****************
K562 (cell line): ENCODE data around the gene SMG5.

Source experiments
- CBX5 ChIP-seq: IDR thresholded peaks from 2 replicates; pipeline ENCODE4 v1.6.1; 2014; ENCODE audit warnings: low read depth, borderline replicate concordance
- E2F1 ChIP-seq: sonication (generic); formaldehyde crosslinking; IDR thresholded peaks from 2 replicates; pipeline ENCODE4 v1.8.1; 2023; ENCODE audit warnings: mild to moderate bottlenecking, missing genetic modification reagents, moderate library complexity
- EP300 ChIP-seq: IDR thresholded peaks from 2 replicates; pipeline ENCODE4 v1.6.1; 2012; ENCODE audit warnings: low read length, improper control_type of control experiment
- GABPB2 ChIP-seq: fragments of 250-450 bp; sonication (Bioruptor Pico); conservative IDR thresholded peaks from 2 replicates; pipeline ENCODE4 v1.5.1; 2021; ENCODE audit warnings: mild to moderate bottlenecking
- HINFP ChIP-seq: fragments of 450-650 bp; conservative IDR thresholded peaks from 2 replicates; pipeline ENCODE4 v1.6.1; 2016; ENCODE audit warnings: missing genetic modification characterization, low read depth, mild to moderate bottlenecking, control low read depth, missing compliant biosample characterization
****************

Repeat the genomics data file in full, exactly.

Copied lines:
K562 (cell line): ENCODE data around the gene SMG5.

Source experiments
- CBX5 ChIP-seq: IDR thresholded peaks from 2 replicates; pipeline ENCODE4 v1.6.1; 2014; ENCODE audit warnings: low read depth, borderline replicate concordance
- E2F1 ChIP-seq: sonication (generic); formaldehyde crosslinking; IDR thresholded peaks from 2 replicates; pipeline ENCODE4 v1.8.1; 2023; ENCODE audit warnings: mild to moderate bottlenecking, missing genetic modification reagents, moderate library complexity
- EP300 ChIP-seq: IDR thresholded peaks from 2 replicates; pipeline ENCODE4 v1.6.1; 2012; ENCODE audit warnings: low read length, improper control_type of control experiment
- GABPB2 ChIP-seq: fragments of 250-450 bp; sonication (Bioruptor Pico); conservative IDR thresholded peaks from 2 replicates; pipeline ENCODE4 v1.5.1; 2021; ENCODE audit warnings: mild to moderate bottlenecking
- HINFP ChIP-seq: fragments of 450-650 bp; conservative IDR thresholded peaks from 2 replicates; pipeline ENCODE4 v1.6.1; 2016; ENCODE audit warnings: missing genetic modification characterization, low read depth, mild to moderate bottlenecking, control low read depth, missing compliant biosample characterization